ASSESSING OUR MISSION AND OUR EDUCATIONAL AND PASTORAL PRACTICES IN THE LIGHT OF THE GOSPEL, OUR CHARISMA AND SOCIAL SCIENCES
As a contribution to reflection on this guideline, here certain criteria are offered which, beyond the different methodologies that can be implemented to maintain a system of continuous assessment, may be used to discern the content and methods of evaluation of our service to the poorest and needy children, adolescents and youth.
DEVELOPMENT OF DOCTRINAL, SOCIAL AND METHODOLOGICAL PRINCIPLES
I. MURIALDINE SPIRITUALITY, CHARISM AND MISSION
Our inspiring and guiding principles
The inspiration and guidance for our task in social work are derived from three sources that are:
First, the social doctrine the Church developed over the centuries and which reflects the principles that Jesus left us and how the Church gradually put them into effect in time and history. In short, as the salvation of which Jesus speaks in the Gospel, which is the Kingdom of God, is present in history, at any time and any place.
Secondly, the Murialdine Charisma which is basically one of these applications over time, in history and in a particular place. By a person: Saint Leonard Murialdo, who seeks to implement the set principles of salvation.
Thirdly, the Murialdine Pedagogy which is the practical application of the charisma in education, principles that have formed over time and experience in the institutions of the Congregation from Murialdo until our time.
1. The Church’s Social Doctrine
The Saving Plan of God in the history is the primary source and ultimate goal of our task. The Word of God, the action of Jesus, the action of the Church have always as their central mission the salvation of man: “ForGod so loved the world that he sent his only son that whosoever believeth in him should not perish but have eternal life. God sent his Son not to condemn the world but that the world might be saved through him” (Jn 3:16-17). This salvation of man is realized in his own history with its difficulties and needs, specific to each time and place, and the Church’s task is to answer to these needs and difficulties to accomplish her mission. Focusing on man, we read his requirements and needs from the Dignity of the human person, of man as a child of God. Such dignity that is reflected in man as God’s image is essentially the image of God’s love, is the love of God reflected in man who makes present his image. “Onewho does not love does not know God, because God is love ... and this is love: not that we loved God, but He loved us first ...” (1 Jn 4:8-10). When we see an image corrupted by selfishness, hunger, abandonment ... our fraternal task as members of the Church becomes more urgent for man in an integral dimension and for all men without distinction. This fraternal task or social action to restore the wounded image of God in man and in the suffering Christ: ""... For I was hungry and you gave me food, I was thirsty and you gave me to drink: I was a stranger and you welcomed me, naked and you clothed me, ill and you visited me, in prison and you visited me ... Truly I tell you that whenever you did this to one of these little ones, you did it for me.” (Mt 25:35-40), takes place mostly through participation and solidarity and its goal is the common good, obtained from the values of truth, freedom, justice and love.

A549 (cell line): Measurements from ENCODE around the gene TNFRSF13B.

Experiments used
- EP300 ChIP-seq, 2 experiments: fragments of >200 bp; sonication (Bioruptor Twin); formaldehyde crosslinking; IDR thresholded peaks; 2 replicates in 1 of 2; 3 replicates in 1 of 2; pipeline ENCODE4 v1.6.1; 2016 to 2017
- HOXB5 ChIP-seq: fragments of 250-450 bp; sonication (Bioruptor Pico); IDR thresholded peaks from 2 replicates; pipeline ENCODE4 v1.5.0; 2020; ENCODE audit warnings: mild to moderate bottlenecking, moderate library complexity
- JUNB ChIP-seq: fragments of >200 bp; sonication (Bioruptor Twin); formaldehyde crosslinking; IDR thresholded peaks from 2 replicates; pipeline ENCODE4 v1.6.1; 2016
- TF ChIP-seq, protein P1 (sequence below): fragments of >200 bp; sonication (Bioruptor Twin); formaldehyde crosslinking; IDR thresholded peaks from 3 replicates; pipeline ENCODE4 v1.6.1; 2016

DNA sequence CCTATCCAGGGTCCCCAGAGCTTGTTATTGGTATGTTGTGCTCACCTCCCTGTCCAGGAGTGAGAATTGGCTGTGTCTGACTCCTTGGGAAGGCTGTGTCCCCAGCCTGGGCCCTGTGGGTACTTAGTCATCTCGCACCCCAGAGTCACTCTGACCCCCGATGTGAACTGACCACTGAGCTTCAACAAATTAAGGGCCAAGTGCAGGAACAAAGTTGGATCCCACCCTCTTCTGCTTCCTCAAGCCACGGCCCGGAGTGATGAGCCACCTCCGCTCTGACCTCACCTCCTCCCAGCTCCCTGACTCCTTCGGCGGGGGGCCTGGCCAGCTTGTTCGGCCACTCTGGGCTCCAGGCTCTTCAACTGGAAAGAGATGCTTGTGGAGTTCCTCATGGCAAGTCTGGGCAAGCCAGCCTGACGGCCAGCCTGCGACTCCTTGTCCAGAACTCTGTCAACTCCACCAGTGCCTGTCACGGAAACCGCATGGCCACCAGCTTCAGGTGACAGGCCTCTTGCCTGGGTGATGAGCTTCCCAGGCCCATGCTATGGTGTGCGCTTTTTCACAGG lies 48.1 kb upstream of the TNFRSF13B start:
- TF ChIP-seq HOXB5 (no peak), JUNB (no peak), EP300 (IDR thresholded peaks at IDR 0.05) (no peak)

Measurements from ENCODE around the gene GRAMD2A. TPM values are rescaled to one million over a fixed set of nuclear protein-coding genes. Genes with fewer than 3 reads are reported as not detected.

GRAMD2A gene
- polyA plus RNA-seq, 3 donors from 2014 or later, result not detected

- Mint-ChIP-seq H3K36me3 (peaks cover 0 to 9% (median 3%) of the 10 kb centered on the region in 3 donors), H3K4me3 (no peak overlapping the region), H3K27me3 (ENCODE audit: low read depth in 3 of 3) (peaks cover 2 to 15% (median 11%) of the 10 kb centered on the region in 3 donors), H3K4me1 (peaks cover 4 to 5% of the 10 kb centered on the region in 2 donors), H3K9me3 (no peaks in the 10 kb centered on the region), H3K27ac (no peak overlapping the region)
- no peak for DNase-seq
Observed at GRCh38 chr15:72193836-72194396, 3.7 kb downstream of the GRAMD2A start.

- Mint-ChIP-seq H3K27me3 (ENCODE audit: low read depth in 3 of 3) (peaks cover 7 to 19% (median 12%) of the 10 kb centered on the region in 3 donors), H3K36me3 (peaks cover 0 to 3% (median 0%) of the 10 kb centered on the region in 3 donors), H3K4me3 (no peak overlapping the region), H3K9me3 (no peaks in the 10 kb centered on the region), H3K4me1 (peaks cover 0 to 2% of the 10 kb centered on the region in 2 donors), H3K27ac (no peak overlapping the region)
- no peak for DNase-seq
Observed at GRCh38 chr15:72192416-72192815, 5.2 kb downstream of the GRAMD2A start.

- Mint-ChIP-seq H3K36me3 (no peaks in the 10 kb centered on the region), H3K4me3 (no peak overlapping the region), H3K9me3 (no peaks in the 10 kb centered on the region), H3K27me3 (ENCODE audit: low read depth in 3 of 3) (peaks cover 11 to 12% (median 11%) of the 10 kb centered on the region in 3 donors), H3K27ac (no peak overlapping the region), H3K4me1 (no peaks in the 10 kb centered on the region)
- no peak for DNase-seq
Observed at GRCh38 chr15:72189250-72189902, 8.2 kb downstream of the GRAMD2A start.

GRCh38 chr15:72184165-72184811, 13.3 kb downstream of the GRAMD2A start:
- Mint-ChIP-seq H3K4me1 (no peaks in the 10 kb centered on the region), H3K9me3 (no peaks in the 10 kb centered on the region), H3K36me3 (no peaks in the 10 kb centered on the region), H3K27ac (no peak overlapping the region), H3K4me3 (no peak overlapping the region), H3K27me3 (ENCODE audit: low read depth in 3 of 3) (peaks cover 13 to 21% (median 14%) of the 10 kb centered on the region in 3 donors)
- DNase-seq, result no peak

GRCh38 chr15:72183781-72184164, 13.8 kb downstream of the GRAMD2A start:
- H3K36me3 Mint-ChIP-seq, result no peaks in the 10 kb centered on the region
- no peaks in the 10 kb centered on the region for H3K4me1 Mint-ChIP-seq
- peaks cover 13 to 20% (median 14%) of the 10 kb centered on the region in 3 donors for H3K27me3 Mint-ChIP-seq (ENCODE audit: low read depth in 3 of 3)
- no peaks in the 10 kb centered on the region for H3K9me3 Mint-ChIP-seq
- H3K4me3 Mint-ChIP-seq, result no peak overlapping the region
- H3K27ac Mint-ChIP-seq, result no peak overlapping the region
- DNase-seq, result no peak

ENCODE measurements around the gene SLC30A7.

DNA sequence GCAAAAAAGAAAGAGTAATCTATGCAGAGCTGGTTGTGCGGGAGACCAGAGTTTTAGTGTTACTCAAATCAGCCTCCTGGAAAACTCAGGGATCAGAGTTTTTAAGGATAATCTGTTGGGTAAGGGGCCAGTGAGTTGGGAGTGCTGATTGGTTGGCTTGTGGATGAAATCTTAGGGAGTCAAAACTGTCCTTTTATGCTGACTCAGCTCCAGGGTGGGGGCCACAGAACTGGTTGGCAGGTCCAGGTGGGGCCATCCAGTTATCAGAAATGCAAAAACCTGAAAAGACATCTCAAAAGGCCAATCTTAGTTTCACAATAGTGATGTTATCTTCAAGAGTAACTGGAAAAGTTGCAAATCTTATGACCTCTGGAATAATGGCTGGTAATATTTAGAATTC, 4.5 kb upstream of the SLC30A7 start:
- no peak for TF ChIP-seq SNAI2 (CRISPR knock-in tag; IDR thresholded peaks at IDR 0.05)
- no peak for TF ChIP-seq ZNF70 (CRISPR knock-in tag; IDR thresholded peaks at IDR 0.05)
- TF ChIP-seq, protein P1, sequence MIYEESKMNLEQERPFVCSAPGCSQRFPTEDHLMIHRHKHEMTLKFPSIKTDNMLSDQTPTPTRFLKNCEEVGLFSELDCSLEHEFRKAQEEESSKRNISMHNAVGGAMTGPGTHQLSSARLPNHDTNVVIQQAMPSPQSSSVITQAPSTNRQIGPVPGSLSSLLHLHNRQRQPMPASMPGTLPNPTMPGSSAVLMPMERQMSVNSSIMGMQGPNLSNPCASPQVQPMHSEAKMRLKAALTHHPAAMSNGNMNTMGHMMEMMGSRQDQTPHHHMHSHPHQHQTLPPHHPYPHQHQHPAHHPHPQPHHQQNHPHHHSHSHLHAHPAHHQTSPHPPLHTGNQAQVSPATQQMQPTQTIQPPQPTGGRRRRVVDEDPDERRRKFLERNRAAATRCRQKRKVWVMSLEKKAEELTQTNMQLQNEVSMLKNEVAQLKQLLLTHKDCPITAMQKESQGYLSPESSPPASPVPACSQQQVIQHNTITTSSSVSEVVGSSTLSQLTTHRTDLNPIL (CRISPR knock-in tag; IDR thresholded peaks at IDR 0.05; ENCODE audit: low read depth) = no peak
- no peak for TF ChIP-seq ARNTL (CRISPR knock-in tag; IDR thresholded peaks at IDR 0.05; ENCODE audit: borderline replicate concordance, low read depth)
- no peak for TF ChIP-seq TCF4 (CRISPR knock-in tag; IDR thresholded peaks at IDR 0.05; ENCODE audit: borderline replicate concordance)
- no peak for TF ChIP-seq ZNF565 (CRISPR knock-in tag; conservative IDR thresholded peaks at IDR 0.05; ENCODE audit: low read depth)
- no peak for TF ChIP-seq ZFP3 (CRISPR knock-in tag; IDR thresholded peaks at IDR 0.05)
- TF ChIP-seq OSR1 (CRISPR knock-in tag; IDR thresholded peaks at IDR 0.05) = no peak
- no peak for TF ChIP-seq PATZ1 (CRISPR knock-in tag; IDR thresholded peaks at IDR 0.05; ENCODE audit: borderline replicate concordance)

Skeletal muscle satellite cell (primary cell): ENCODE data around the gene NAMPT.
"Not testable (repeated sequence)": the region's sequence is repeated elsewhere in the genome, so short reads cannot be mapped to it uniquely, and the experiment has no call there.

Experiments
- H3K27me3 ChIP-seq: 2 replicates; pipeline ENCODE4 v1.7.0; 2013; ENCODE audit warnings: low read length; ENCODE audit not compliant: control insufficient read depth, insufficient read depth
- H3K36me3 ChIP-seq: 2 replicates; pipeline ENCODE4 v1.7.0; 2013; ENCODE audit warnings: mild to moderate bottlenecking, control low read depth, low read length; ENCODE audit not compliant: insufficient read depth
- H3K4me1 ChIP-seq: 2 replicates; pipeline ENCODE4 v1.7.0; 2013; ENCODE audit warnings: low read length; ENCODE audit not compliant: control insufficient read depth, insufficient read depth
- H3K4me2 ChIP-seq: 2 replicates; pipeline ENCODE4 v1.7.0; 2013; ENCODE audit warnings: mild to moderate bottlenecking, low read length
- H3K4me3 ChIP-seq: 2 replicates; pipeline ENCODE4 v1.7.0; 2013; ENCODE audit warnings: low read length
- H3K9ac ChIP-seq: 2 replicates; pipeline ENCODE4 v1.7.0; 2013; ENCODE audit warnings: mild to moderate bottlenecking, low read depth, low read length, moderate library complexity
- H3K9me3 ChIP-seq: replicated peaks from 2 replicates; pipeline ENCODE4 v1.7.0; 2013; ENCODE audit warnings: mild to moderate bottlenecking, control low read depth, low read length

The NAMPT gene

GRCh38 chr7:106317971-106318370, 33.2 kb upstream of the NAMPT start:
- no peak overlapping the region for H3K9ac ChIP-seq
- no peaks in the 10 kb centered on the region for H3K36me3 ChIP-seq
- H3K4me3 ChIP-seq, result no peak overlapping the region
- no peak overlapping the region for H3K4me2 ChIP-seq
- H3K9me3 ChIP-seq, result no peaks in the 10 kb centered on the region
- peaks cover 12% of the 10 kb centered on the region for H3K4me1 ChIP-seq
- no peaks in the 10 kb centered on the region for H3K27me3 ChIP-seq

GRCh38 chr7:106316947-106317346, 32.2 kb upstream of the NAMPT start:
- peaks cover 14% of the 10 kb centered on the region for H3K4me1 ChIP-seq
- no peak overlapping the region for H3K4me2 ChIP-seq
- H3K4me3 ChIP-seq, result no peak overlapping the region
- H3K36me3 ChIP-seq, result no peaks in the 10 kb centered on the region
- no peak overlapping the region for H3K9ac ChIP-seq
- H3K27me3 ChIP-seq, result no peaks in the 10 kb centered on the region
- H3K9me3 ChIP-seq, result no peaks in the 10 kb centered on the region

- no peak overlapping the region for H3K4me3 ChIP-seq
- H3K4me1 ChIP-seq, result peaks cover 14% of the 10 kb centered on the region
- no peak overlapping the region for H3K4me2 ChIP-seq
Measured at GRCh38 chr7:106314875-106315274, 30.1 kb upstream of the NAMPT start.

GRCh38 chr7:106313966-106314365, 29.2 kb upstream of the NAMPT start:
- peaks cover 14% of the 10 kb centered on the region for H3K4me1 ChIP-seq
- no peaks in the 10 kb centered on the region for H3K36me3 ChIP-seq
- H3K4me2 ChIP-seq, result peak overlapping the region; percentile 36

2. The Murialdine Charisma
The plan of salvation that takes place in Saint Leonard Murialdo, in his life and his personal experience of God, after a serious personal crisis, allows him to discover in a particular way the love God has for him. Discovering it especially as a merciful love that will become the spirituality or the light that illuminates all his experiences and, of course, his pastoral work. And this spirituality, according to the will of the loving Providence of God, will call him to the mission of accompanying the poor, orphaned and most needy of help youth, finding in them the special place in which to pour all his experience of this divine love. To do so, to answer that call, he founds the Congregation of St. Joseph, entrusting it his as the core of his charismatic legacy with the commitment to disseminate the knowledge and life experience of God’s merciful love, experience born and nourished by an experience of faith and prayer.
It is this love, which he recognizes as a present, personal, free, infinite and eternal love... and which is expressed mainly through the virtues of humility and charity... that is manifested in his mission: “ne perdantur” (that they do not go astray). Driven by this spirituality and central motivation, to accomplish his mission, he will look mainly for poor and at risk children and youth, workers and working classes.
3. The Murialdine Pedagogy